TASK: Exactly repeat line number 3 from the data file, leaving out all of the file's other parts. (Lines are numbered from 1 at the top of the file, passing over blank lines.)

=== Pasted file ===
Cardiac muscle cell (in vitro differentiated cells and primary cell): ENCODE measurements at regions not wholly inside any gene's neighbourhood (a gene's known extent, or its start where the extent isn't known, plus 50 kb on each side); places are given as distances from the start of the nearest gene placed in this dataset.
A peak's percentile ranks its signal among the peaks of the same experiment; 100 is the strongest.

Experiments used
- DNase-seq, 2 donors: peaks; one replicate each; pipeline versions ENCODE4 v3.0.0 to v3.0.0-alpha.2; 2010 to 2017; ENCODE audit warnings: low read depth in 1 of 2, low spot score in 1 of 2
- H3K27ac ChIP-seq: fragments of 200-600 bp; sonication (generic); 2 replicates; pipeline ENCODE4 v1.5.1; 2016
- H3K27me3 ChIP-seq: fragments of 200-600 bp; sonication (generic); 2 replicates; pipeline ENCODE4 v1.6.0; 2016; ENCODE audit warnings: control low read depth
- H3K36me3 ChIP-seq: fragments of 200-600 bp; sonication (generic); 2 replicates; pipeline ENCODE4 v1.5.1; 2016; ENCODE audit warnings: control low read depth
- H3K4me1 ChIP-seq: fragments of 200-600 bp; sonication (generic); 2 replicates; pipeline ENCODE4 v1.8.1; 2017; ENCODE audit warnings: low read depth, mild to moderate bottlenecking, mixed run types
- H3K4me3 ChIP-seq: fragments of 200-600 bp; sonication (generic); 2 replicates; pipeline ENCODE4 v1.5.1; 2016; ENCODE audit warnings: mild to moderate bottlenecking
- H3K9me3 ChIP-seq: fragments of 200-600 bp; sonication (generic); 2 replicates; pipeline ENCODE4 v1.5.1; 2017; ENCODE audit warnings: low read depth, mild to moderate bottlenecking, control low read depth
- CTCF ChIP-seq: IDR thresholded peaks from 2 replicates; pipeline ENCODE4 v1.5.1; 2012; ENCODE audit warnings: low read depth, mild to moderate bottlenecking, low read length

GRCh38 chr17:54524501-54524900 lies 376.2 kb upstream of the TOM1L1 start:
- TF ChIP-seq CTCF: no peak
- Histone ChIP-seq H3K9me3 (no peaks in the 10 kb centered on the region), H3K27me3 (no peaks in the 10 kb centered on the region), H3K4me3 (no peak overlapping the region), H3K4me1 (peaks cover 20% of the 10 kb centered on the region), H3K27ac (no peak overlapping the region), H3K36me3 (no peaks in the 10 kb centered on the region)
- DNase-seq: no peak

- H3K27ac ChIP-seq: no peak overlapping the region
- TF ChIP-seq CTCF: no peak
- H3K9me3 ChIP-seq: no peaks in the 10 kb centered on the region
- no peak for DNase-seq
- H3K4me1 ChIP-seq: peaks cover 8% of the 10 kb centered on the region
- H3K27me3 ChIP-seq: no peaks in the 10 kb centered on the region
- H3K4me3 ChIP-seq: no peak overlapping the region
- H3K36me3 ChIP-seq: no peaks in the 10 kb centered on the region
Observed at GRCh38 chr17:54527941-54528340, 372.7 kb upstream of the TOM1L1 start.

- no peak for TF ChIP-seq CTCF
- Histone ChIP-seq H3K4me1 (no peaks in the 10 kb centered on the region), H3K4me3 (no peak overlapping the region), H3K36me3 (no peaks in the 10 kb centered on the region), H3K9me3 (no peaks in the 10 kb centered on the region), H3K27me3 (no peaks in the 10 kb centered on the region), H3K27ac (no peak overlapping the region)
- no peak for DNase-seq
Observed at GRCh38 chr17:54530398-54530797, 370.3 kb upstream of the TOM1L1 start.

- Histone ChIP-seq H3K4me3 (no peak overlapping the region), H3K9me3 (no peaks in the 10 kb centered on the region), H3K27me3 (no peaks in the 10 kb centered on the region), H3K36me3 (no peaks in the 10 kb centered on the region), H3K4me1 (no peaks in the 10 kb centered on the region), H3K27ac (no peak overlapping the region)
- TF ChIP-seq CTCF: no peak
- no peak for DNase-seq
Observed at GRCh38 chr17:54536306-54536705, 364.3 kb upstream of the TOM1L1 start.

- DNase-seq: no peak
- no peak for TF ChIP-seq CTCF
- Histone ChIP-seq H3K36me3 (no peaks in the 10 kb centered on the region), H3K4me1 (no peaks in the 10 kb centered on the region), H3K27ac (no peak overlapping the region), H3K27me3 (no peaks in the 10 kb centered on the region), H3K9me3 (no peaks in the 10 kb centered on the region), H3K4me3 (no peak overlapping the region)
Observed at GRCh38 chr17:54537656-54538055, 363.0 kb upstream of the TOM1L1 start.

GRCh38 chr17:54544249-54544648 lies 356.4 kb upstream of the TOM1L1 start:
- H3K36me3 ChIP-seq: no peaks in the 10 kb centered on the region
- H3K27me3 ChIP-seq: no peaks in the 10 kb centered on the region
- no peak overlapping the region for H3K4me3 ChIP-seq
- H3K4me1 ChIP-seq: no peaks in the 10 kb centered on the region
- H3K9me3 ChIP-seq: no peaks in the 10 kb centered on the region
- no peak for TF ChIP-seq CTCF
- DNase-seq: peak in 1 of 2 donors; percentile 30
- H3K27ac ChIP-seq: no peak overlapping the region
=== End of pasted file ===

Experiments used